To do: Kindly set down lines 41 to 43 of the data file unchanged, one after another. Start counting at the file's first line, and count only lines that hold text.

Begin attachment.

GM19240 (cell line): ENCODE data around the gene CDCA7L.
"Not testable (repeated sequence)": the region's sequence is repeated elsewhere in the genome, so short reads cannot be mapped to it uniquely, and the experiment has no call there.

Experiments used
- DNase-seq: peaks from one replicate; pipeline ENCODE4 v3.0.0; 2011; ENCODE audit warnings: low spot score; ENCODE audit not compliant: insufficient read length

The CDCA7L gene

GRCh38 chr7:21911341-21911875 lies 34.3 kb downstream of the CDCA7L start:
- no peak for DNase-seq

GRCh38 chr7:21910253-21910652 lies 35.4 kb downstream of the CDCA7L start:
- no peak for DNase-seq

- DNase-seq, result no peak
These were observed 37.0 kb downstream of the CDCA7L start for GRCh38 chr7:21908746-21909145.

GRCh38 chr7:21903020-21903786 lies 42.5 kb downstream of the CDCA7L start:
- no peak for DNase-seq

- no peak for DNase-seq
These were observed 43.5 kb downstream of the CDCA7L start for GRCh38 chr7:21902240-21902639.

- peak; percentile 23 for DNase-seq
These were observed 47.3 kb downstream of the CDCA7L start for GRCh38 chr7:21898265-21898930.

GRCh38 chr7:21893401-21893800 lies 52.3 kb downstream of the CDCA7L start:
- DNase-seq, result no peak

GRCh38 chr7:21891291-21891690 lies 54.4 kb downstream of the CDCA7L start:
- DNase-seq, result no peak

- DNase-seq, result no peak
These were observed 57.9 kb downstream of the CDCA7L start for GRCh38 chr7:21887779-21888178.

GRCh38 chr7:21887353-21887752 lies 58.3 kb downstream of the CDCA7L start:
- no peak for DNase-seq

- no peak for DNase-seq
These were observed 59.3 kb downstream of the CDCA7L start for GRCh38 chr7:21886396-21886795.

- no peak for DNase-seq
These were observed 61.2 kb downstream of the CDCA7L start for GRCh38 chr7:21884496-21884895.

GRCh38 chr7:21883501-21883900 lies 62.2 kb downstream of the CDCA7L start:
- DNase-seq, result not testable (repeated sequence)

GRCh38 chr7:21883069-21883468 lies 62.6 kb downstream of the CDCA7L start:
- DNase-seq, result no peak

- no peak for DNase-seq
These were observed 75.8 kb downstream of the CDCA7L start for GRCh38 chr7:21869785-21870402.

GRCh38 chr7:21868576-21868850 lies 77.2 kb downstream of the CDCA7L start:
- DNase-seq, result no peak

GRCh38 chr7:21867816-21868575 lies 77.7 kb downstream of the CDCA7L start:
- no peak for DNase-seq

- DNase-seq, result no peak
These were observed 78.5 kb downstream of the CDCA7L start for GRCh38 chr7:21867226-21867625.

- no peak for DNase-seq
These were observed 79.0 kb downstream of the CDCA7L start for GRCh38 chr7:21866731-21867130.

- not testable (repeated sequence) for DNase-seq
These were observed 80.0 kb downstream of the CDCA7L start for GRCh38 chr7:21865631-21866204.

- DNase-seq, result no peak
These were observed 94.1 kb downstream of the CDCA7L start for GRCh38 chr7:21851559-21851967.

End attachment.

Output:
These were observed 78.5 kb downstream of the CDCA7L start for GRCh38 chr7:21867226-21867625.

- no peak for DNase-seq
These were observed 79.0 kb downstream of the CDCA7L start for GRCh38 chr7:21866731-21867130.